WASHINGTON — Tuesday's elections significantly changed the House and Senate banking committee lineups, but one crucial financial services lawmaker, Rep. Paul Kanjorski, D-Pa., overcame stiff odds to win re-election.
The House Financial Services Committee lost at least six members (two retired) and the Senate Banking Committee lost three, including Republican Sen. Elizabeth Dole, who lost to Democrat Kay Hagan, a former banker.
Those ousted from the Financial Services Committee included Reps. Chris Shays of Connecticut and Tom Feeney of Florida, both Republicans. Two Democrats, Reps. Tim Mahoney of Florida and Don Cazayoux of Louisiana, also lost.
With Democrats gaining at least 20 seats in the House and 5 in the Senate, the Financial Services Committee and Senate Banking Committees are expected to have wider Democratic margins in the next Congress. Financial Services now has 37 Democrats and 33 Republicans. Senate Banking is split 11 Democrats to 10 Republicans.
The biggest surprise of the night was the re-election of Rep. Kanjorski, who had been well behind in the polls a week ago in his bid for a 13th term.
Rep. Kanjorski is the second-most-senior Democrat on the House Financial Services Committee, where he chairs the capital markets subcommittee and has been viewed as a leader on issues about insurance, the government-sponsored enterprises, and the Federal Home Loan banks.
"It provides important continued stability and leadership within the Financial Services Committee," said Steve O'Connor, the head of government affairs for the Mortgage Bankers Association.
"Congressman Kanjorski has a sophisticated understanding of housing and capital markets issues, and we expect him to continue his leadership role within the committee. He's also an important moderating force. … He's been somebody we've had a close working relationship with over the years."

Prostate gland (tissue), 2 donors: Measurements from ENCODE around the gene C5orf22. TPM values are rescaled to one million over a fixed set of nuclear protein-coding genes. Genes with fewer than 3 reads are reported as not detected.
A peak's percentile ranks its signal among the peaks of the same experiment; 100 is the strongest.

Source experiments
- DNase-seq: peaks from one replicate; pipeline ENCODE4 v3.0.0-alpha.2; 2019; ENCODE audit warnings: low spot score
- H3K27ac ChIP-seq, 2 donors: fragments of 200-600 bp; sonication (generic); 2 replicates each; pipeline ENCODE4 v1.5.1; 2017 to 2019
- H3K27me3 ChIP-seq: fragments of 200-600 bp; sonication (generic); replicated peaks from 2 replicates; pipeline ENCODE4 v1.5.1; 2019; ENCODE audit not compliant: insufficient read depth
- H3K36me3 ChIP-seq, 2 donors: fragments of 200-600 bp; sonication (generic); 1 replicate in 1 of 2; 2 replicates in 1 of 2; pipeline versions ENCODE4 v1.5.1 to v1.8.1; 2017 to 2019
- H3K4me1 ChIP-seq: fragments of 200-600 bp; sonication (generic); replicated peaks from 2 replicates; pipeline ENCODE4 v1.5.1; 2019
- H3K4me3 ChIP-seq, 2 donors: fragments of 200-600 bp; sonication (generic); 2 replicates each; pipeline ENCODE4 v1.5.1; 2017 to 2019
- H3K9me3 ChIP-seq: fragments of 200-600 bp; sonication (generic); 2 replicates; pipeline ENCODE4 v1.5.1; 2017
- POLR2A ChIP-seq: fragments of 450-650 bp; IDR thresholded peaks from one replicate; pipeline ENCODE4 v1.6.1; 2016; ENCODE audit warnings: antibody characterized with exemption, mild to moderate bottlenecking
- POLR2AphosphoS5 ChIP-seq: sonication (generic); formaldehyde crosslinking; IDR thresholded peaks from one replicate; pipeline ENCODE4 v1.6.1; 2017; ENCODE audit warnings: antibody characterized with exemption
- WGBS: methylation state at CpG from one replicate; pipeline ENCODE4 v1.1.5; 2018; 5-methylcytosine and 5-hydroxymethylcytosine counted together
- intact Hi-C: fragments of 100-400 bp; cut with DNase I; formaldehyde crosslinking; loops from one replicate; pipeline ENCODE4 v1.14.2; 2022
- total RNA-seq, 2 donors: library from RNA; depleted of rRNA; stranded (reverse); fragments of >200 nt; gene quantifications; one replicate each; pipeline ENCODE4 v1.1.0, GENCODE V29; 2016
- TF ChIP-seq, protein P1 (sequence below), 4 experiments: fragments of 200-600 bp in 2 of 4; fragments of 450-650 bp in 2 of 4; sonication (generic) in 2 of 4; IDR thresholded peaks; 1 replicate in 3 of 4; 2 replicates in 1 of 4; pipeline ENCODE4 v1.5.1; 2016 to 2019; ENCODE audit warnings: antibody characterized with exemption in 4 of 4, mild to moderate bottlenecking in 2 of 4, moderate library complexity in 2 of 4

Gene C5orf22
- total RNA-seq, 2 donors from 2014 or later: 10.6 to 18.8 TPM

But his success may prove a mixed bag for bankers. Rep. Kanjorski is a leading supporter of credit unions and has also championed the National Association of Realtors, another sometime rival of the banking industry.
The race was tight right to the end. At an election-night party in Washington Tuesday, some financial services lobbyists who had campaigned in Pennsylvania for Rep. Kanjorski appeared anxious about the contest, constantly scrolling their Blackberrys to follow election returns.
Rep. Kanjorski's challenger, Lou Barletta, the Republican mayor of Hazelton, had been ahead in the polls, campaigning hard on immigration reform and putting the incumbent on the defensive for millions of dollars in earmarks he directed to a company owned by family members that later went bankrupt. Rep. Kanjorski had denied any wrongdoing.
He ended up winning by about 10,000 votes — 142,720 to 133,365, unofficially.
Rep. Kanjorski released a statement thanking his supporters and vowing to "rededicate myself with greater resolve to being the advocate of the middle-class hardworking families."